Broker-Dealer 2018 Regulatory Year in Review

by Hardin Compliance Consulting LLC
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We’ve put together a list of rules, enforcement actions and regulatory developments for broker-dealers for 2018.  We recommend that broker-dealers use this review as a resource when updating their compliance programs for 2019.

 2018 New & Amended Rules

New FINRA Rule 2165 – Financial Exploitation of Specified Adults (effective February 5, 2018) – This rule allows for firms to place a temporary hold on suspicious disbursements of funds or securities from accounts of Specified Adults under special circumstances. Firms should amend their procedures to address the identification, escalation and reporting of suspected incidents of financial exploitation of Specified Adults. Procedures should also identify, by title, each associated person authorized to place, extend, or terminate a temporary hold.  A firm’s Firm-Element Continuing Education Plan should include a module addressing the firm’s procedures on Financial Exploitation of Specified Adults.

Amended FINRA Rule 4512 Customer Account Information (effective February 5, 2018) – This rule requires firms to make reasonable efforts to obtain the name of and contact information of a Trusted Contact Person for client accounts. If the new account application utilized by the firm does not include a section for designation of a Trusted Contact Person, the firm should incorporate a separate designation form within the paperwork required at account opening.

Amended FINRA Rule 3310 – Anti-Money Laundering Compliance Programs (effective May 11, 2018) – FINRA amended Rule 3310 to more closely align with FINCEN’s Customer Due Diligence Requirement for Financial Institutions (CDD Rule).  The rule requires that broker-dealers (1) develop and implement procedures to identify and verify the identity of beneficial owners of accounts of legal entity customers on or after May 11, 2018; and (2) understand the nature and purpose of a customer relationship to develop a customer risk profile.  The rule requires firms to look for and report suspicious transactions and, on a risk basis, maintain and update customer information (“Fifth Pillar”).   The first requirement relates to legal entity customers only.  The second requirement applies to all customer accounts, whether natural persons or legal entities, opened on or after May 11, 2018.

Amended MSRB Rule G-15 – Confirmation, Clearance, Settlement and Other Uniform Practice Requirements with Respect to Transaction with Customer (effective May 14, 2018) – These amendments require brokers, dealers and municipal securities dealers (collectively, “dealers”) to disclose additional information, including their mark-ups and mark-downs (collectively, “mark-ups”) to retail customers on certain principal transactions.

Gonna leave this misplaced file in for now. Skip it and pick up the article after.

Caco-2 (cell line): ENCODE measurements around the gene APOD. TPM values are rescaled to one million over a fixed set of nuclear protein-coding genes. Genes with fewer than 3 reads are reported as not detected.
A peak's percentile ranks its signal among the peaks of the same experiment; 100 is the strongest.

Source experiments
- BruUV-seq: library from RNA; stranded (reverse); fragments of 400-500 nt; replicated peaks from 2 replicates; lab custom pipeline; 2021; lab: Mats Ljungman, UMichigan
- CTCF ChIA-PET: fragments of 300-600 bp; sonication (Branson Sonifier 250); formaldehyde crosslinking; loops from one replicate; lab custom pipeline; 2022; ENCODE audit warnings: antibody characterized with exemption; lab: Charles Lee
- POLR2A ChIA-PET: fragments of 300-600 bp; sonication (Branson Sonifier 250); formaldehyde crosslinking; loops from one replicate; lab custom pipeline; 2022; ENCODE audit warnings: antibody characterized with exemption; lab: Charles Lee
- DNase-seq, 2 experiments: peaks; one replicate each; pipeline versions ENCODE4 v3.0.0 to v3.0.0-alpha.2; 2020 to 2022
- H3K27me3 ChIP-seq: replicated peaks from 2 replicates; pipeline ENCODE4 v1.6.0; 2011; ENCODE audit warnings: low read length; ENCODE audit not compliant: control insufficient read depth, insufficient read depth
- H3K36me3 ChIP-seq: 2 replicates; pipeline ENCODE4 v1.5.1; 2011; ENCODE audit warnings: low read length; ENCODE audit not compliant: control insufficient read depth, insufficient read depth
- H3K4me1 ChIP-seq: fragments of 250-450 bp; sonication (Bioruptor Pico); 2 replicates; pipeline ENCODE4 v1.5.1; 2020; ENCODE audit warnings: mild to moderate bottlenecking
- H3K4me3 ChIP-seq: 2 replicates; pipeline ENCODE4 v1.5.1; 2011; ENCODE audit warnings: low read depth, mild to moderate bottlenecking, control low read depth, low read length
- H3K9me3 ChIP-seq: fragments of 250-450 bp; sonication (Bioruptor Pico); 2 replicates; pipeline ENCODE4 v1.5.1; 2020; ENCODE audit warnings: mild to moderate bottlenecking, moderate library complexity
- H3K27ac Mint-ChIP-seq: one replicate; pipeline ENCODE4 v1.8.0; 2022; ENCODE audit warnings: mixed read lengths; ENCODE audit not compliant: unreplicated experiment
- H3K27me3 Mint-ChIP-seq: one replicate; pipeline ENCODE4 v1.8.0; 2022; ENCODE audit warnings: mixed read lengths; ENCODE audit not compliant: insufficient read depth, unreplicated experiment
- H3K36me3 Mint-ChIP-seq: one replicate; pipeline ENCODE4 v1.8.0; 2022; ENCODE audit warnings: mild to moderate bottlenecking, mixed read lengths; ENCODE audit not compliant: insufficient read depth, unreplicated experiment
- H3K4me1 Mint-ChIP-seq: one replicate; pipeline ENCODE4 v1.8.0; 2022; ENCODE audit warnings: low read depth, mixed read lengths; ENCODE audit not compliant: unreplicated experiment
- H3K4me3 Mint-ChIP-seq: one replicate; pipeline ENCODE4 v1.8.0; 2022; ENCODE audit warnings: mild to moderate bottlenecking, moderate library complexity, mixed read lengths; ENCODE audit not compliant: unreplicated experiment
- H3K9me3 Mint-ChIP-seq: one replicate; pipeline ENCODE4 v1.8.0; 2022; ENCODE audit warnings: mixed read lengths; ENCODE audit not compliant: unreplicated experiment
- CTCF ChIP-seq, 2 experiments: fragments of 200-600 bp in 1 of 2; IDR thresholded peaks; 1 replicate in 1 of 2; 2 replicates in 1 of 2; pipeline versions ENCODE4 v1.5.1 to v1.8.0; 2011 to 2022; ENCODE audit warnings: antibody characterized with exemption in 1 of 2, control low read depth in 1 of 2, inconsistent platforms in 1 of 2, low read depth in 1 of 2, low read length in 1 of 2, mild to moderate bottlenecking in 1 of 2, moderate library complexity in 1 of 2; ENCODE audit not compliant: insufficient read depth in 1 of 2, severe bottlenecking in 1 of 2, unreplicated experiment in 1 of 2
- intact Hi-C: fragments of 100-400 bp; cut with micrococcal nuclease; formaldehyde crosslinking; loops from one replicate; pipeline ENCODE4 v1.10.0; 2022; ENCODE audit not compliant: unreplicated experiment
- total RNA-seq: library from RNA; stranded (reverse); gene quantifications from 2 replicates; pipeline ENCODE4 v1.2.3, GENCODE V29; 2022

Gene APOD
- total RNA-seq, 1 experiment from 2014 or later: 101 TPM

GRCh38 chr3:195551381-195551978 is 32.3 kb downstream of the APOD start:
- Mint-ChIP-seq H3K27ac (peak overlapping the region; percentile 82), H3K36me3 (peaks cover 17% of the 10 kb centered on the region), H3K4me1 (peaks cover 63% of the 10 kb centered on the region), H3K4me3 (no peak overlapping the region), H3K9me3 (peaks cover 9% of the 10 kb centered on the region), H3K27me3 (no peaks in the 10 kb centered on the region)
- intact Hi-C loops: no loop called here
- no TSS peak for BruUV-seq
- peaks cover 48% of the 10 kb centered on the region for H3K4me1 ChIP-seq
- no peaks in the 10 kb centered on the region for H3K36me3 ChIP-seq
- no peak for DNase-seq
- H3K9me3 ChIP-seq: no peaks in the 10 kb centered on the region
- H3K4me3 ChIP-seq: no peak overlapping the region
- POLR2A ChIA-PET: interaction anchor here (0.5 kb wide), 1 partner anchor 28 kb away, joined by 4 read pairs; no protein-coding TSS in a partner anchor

Amended MSRB Rule G-30 – Prices and Commissions (effective May 14, 2018) – The rule was amended to provide guidance on prevailing market price (PMP) to determine mark-ups and mark-downs and other Rule G-30 determinations. This amendment establishes factors that must be considered for reasonably determining the PMP, which is used to calculate the compensation to be received.  The amendment is intended to enhance transparency for retail investors regarding the costs of their transactions in municipal securities.

Consolidated FINRA Registration Rules (effective October 1, 2018) – The adoption of the consolidated FINRA registration rules restructured the representative-level qualification examinations (by creating a general knowledge examination called the Securities Industry Essentials), transformed the representative-level examinations into specialized knowledge examinations, and updated the related Continuing Education (CE) requirements.

 Amended MSRB G-3 – Professional Qualification Requirements (effective December 20, 2018) – The rule was amended to require municipal advisor principals – those who engage in the management, direction or supervision of the municipal advisory activities of the municipal advisor and its associated persons – to pass the new Municipal Advisor Principal Qualification Examination (“Series 54 examination”).

2018 Notable Regulatory Enforcement Actions

FINRA’s reported enforcements during 2018 resulted in approximately $96 million in fines and restitution paid by member firms.  Common enforcement themes were for violations related to Anti-Money Laundering, Variable Annuity Sales, Registration Requirements, and Sales Practice Supervision.  This is a decrease from 2017’s reported fines and restitution of $139 million.  Below are some of the more notable enforcement actions from both FINRA and the SEC during 2018.

FINRA Fined Wedbush Securities, Inc. $1.5 Million for Customer Protection, Net Capital Rule Violations and Related Failures FINRA determined that Wedbush was not correctly calculating its net capital requirement and was net-capital deficient for a five-month period. FINRA also determined that over a period of five years Wedbush failed to accurately calculate its customer reserve requirement, causing the firm to underfund its customer reserve account on 74 occasions.  Wedbush also repeatedly violated, over a period of seven years, the possession and control requirement of the Customer Protection Rule.